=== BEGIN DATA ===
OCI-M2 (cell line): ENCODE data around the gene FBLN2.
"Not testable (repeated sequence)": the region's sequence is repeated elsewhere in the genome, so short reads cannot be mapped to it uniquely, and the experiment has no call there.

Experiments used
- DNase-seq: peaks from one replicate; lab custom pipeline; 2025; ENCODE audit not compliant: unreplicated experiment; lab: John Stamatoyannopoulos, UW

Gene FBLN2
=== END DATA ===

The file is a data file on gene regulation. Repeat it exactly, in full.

OCI-M2 (cell line): ENCODE data around the gene FBLN2.
"Not testable (repeated sequence)": the region's sequence is repeated elsewhere in the genome, so short reads cannot be mapped to it uniquely, and the experiment has no call there.

Experiments used
- DNase-seq: peaks from one replicate; lab custom pipeline; 2025; ENCODE audit not compliant: unreplicated experiment; lab: John Stamatoyannopoulos, UW

Gene FBLN2